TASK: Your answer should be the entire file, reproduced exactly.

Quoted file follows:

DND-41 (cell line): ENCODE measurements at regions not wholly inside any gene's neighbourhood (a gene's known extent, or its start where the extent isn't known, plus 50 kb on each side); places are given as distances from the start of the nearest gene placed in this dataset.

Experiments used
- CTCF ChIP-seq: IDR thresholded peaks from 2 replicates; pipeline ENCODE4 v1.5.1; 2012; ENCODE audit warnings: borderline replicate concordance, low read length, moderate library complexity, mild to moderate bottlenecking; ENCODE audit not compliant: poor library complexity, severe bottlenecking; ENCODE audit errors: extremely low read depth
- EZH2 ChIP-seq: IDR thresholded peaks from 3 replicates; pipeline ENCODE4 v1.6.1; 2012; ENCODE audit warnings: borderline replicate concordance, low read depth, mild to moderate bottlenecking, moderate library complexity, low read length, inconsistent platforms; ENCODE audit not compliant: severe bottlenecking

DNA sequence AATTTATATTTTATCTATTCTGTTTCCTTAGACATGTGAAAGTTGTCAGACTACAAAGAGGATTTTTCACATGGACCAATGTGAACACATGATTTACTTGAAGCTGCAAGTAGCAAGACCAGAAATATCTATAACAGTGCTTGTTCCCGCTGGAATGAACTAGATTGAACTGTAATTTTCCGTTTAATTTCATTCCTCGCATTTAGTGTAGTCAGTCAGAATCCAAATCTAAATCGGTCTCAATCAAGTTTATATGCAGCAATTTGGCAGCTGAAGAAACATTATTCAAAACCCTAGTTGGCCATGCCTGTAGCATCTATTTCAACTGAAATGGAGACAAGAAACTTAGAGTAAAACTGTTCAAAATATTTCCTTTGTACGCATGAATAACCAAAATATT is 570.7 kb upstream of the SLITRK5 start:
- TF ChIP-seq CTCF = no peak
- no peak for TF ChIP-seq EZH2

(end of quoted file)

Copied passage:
DND-41 (cell line): ENCODE measurements at regions not wholly inside any gene's neighbourhood (a gene's known extent, or its start where the extent isn't known, plus 50 kb on each side); places are given as distances from the start of the nearest gene placed in this dataset.

Experiments used
- CTCF ChIP-seq: IDR thresholded peaks from 2 replicates; pipeline ENCODE4 v1.5.1; 2012; ENCODE audit warnings: borderline replicate concordance, low read length, moderate library complexity, mild to moderate bottlenecking; ENCODE audit not compliant: poor library complexity, severe bottlenecking; ENCODE audit errors: extremely low read depth
- EZH2 ChIP-seq: IDR thresholded peaks from 3 replicates; pipeline ENCODE4 v1.6.1; 2012; ENCODE audit warnings: borderline replicate concordance, low read depth, mild to moderate bottlenecking, moderate library complexity, low read length, inconsistent platforms; ENCODE audit not compliant: severe bottlenecking

DNA sequence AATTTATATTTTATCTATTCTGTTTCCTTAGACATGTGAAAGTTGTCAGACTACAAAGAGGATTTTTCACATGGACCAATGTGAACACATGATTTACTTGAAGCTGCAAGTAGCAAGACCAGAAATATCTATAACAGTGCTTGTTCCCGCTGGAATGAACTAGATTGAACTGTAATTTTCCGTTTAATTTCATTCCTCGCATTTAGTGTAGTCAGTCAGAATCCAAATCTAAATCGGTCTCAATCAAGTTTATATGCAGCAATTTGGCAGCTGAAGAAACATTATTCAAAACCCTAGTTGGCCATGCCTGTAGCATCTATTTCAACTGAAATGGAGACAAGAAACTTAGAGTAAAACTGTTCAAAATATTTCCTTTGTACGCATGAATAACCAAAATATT is 570.7 kb upstream of the SLITRK5 start:
- TF ChIP-seq CTCF = no peak
- no peak for TF ChIP-seq EZH2